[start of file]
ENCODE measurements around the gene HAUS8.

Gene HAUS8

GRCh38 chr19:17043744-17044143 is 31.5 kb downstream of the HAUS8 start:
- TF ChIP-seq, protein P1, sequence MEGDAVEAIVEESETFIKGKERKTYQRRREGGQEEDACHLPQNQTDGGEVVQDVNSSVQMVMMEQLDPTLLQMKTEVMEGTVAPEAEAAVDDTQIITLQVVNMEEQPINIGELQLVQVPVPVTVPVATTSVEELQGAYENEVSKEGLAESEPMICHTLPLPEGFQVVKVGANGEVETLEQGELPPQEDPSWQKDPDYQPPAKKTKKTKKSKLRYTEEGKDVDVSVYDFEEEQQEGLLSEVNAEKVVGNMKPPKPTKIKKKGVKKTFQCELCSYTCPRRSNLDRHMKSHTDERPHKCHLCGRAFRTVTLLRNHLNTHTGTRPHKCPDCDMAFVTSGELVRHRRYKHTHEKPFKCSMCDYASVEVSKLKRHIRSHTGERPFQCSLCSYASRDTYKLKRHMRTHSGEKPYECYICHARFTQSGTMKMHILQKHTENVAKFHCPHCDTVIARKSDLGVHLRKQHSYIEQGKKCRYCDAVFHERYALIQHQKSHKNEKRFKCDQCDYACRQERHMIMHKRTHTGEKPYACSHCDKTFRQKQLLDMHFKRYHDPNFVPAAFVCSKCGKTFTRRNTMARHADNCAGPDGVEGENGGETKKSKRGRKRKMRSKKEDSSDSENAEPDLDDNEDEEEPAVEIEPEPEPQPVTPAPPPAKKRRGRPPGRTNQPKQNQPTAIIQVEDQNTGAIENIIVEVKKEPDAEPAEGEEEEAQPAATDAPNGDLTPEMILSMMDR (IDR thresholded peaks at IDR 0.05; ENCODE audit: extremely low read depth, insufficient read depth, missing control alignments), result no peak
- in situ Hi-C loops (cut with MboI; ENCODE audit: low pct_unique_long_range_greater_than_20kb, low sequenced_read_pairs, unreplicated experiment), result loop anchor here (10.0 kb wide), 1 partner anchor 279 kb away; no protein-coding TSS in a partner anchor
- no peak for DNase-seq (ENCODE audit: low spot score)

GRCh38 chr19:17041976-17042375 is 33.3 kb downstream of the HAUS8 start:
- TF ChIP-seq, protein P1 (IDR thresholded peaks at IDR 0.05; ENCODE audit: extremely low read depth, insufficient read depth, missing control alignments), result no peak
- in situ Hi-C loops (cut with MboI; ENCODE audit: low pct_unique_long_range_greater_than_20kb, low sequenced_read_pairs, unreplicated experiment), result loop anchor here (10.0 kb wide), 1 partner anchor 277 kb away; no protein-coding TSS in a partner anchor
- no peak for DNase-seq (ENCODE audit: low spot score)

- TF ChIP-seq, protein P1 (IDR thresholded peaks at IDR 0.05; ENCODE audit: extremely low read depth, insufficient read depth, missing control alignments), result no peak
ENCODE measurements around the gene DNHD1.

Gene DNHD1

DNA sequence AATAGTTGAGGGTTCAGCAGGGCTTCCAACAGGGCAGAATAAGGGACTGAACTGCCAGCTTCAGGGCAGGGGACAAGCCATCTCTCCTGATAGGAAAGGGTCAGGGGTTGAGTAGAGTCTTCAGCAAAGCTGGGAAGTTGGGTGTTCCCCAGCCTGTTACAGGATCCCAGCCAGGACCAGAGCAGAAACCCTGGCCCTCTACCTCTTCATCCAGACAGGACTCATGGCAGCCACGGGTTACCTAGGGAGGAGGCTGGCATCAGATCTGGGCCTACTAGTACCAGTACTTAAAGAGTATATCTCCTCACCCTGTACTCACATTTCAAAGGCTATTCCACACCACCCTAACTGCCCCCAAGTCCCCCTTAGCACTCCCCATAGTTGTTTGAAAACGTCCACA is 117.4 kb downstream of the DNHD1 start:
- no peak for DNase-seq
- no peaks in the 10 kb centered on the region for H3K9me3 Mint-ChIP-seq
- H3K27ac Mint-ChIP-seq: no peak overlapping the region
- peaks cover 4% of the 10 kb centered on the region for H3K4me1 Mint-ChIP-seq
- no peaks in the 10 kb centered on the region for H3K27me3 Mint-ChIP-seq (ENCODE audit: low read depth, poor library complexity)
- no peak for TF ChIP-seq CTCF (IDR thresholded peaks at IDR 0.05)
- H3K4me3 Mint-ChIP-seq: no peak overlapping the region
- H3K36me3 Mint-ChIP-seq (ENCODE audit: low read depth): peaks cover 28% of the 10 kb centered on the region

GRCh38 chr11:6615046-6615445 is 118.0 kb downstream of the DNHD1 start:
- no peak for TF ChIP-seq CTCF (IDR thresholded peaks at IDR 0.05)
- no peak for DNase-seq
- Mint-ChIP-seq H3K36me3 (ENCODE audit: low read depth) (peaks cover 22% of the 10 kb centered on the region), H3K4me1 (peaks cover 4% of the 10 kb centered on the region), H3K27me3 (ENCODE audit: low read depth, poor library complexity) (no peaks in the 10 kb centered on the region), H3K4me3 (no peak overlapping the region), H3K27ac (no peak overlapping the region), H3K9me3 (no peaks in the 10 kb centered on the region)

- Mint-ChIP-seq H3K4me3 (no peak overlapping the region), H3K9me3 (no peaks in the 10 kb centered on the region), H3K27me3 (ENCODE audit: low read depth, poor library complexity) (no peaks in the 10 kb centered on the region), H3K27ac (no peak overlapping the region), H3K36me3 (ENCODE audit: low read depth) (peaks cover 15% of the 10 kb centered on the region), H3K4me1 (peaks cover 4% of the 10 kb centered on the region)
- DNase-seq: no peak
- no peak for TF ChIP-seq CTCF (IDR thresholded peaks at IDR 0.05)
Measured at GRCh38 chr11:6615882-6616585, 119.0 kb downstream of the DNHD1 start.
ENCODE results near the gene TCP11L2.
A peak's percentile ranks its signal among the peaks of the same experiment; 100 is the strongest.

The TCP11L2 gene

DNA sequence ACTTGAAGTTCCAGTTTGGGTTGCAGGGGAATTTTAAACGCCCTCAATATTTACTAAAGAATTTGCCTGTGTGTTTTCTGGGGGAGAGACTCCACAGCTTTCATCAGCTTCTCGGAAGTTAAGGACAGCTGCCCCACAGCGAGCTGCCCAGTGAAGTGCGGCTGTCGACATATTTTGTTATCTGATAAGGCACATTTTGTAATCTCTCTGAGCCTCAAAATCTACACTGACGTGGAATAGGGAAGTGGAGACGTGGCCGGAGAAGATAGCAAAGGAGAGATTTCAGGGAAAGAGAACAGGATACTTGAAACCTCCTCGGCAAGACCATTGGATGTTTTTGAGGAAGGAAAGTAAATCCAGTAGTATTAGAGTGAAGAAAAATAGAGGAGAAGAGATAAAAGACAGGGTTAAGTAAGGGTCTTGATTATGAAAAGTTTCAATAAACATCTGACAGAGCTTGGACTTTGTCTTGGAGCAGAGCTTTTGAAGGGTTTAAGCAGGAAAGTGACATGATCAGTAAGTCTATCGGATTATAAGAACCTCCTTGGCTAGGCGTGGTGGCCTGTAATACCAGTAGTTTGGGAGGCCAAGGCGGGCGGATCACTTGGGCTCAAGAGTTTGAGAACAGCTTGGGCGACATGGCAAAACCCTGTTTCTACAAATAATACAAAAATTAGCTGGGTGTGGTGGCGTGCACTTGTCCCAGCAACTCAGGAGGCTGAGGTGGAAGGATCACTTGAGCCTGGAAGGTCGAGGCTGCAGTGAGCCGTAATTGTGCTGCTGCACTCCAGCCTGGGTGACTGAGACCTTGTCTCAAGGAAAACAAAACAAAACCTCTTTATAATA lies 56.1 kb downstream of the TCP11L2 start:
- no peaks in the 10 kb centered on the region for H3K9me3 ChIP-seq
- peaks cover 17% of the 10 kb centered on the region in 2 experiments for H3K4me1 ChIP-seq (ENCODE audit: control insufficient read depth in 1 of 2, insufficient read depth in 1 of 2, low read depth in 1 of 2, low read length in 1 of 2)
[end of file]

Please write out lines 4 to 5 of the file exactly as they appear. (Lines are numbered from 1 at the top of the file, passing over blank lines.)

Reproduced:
- TF ChIP-seq, protein P1, sequence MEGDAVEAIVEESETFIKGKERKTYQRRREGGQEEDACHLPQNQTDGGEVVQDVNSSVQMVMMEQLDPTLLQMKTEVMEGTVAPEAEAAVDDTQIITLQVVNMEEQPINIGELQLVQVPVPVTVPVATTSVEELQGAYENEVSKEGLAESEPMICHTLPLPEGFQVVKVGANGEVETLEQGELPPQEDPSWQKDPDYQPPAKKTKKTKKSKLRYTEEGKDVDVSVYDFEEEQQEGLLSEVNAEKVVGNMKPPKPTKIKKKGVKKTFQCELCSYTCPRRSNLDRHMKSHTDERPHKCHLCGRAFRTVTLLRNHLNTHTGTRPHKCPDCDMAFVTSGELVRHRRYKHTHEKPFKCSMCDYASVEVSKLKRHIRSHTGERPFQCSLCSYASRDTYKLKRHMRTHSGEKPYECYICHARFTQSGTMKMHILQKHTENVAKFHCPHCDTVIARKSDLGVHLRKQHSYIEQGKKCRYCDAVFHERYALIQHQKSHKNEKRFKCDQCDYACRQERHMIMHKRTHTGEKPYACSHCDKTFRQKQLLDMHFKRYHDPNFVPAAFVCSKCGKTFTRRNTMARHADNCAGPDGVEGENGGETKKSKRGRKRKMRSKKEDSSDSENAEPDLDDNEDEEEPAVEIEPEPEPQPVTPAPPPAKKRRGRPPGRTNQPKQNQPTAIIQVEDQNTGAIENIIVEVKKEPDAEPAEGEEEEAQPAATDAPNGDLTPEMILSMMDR (IDR thresholded peaks at IDR 0.05; ENCODE audit: extremely low read depth, insufficient read depth, missing control alignments), result no peak
- in situ Hi-C loops (cut with MboI; ENCODE audit: low pct_unique_long_range_greater_than_20kb, low sequenced_read_pairs, unreplicated experiment), result loop anchor here (10.0 kb wide), 1 partner anchor 279 kb away; no protein-coding TSS in a partner anchor